(EN) Functional vision is important is a claim which is supported by compelling scientific evidence


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”Maintaining one’s functional vision is the ultimate goal of vision
health care. Understanding functional vision is particularly important
as many eye diseases are hidden and people don’t realize that they
have a problem as the brain will typically compensate early vision
losses. I am convinced that information about the functionality of
vision will be highly valued by the patient.”

David Crabb
Optometry and Visual Science, School of Health Sciences,
City University of London


”Our sense of sight allows us to make quick, accurate
observations on our environment and to act accordinglywhether
it’s a question of coping with traffic, our job, or
simple, everyday chores. This is what we call functional
vision, and it is the maintenance
and improvement of functional vision for the entire
population that is the main goal of eye care professionals.
This goal can be achieved by preventing vision-threatening
diseases or by diagnosing such diseases as early as possible
and by providing, cost-effectively, the necessary treatment.
We frequently fail to notice defects in our vision because
our brains are so good at patching up observational
gaps – we don’t notice what we fail to see. That’s why it is
important to make functional vision measurements. It is
particularly important for people who run a risk of catching
eye diseases – their vision should be monitored more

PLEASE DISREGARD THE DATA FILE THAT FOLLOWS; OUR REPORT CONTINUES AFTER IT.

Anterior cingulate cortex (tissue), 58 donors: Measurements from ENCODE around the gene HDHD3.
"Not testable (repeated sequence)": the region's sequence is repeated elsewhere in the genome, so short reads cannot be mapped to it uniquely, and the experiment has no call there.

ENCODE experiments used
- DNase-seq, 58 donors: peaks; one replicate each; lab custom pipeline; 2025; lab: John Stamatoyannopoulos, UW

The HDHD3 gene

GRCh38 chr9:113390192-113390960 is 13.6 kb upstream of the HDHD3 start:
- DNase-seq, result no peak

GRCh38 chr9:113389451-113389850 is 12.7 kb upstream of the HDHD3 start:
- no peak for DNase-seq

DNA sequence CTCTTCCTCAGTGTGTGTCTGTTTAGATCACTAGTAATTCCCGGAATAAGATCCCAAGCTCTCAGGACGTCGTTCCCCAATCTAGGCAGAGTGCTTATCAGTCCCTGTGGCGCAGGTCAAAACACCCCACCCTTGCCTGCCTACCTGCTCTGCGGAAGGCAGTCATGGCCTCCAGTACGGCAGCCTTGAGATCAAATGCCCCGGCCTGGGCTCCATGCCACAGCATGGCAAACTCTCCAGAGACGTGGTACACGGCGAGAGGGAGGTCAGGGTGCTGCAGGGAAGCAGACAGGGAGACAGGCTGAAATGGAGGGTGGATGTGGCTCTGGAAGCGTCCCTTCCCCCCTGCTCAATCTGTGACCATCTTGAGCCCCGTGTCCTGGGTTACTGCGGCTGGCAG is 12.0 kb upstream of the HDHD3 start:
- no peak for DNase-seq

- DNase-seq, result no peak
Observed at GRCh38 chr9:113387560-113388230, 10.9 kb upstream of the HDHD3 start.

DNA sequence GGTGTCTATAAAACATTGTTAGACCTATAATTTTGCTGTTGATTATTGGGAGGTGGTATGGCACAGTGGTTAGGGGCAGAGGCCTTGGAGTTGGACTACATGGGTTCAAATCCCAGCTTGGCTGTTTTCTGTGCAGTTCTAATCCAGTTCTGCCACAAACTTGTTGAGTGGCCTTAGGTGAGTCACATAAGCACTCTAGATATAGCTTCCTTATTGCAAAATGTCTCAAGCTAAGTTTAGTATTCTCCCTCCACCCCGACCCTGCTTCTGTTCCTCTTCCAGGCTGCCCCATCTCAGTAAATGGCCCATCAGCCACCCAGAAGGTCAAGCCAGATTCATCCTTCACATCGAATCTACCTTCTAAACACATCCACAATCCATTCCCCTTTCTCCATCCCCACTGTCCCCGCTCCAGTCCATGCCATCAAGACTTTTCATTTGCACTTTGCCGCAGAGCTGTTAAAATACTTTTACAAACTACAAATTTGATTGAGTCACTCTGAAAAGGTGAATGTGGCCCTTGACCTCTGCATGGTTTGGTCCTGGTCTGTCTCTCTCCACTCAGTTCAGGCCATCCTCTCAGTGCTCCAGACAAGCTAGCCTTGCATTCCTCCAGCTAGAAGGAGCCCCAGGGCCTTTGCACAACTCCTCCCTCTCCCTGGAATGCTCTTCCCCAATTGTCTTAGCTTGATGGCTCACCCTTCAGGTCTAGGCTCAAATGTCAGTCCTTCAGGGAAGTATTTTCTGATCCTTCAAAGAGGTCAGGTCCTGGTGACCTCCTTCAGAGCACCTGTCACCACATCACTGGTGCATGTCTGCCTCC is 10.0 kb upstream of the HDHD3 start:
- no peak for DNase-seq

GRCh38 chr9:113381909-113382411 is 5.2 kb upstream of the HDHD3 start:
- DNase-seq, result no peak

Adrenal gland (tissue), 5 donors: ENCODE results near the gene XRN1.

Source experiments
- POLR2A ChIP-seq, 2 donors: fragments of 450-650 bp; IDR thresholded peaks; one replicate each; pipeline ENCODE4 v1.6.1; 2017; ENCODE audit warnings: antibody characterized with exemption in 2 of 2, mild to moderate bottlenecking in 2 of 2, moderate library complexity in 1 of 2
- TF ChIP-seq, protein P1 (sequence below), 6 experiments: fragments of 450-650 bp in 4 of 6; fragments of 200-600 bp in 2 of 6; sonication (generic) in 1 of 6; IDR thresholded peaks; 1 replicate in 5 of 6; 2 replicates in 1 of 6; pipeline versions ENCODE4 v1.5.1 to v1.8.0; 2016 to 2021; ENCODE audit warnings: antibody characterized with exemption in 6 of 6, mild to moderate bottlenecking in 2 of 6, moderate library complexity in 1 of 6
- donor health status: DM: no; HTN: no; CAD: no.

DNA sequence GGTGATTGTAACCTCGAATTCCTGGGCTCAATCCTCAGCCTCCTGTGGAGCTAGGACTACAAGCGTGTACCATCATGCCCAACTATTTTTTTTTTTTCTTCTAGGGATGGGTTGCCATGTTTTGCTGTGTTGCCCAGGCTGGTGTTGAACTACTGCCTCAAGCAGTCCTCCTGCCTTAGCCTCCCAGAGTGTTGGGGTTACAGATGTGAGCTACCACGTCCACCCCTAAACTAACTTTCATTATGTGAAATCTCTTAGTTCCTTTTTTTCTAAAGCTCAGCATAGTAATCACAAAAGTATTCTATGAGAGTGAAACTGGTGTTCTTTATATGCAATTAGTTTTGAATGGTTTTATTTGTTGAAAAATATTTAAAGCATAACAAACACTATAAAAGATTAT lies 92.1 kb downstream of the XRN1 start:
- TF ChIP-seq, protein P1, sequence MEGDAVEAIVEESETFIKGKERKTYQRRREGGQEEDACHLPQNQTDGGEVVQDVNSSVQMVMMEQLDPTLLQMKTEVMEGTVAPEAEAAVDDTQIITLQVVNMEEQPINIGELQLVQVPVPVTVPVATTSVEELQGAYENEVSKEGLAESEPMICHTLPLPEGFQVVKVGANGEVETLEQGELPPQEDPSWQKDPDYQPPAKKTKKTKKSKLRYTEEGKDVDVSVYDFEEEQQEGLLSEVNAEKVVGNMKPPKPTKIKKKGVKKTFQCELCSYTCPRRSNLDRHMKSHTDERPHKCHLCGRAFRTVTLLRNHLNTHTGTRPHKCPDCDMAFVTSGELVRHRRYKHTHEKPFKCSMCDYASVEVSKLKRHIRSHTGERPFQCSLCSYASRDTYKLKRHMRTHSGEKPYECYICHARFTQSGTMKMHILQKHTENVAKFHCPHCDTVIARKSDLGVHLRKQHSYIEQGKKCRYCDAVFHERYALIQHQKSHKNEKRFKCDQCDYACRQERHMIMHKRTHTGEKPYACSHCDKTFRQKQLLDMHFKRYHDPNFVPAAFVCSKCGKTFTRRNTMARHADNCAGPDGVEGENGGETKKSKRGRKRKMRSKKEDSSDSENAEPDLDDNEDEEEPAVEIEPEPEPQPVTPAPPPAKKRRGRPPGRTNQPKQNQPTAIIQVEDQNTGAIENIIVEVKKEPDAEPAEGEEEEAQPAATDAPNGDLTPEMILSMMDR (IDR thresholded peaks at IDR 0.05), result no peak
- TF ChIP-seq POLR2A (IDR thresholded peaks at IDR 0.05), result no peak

closely than usual as instructed by an eye doctor.”

Kai Kaarniranta
Professor of Ophthalmology, Senior Medical Officer,
Kuopio University Hospital


”As people get older, age-related eye diseases become
more common. For example, glaucoma, age-related
macular degeneration, and diabetes-based eye changes
are among the conditions that, if they remain untreated,
may permanently impair vision-related aspects of a
person’s performance. Therefore, early diagnosis of changes
caused by diseases – when the disease is still often at
an asymptomatic stage- is important as is the proper
monitoring of a disease once it has been diagnosed.
Eye doctors are responsible for diagnosing and treating these
diseases but monitoring disease-related changes often takes
place remotely as well, in which case high-quality followup
examinations and reliable communication between
healthcare providers gain in importance.
At the same time, monitoring patients remotely can free up
resources for the examination of new patients so that people
will not need to wait to be treated in congested eye care
departments in hospitals and so that no patient’s vision is
jeopardised for this reason.”

Nina Hautala
Professor, Senior Medical Officer
University of Oulu, PEDEGO Research Unit and MRC Oulu,
Ophthalmology Department of Oulu University Hospital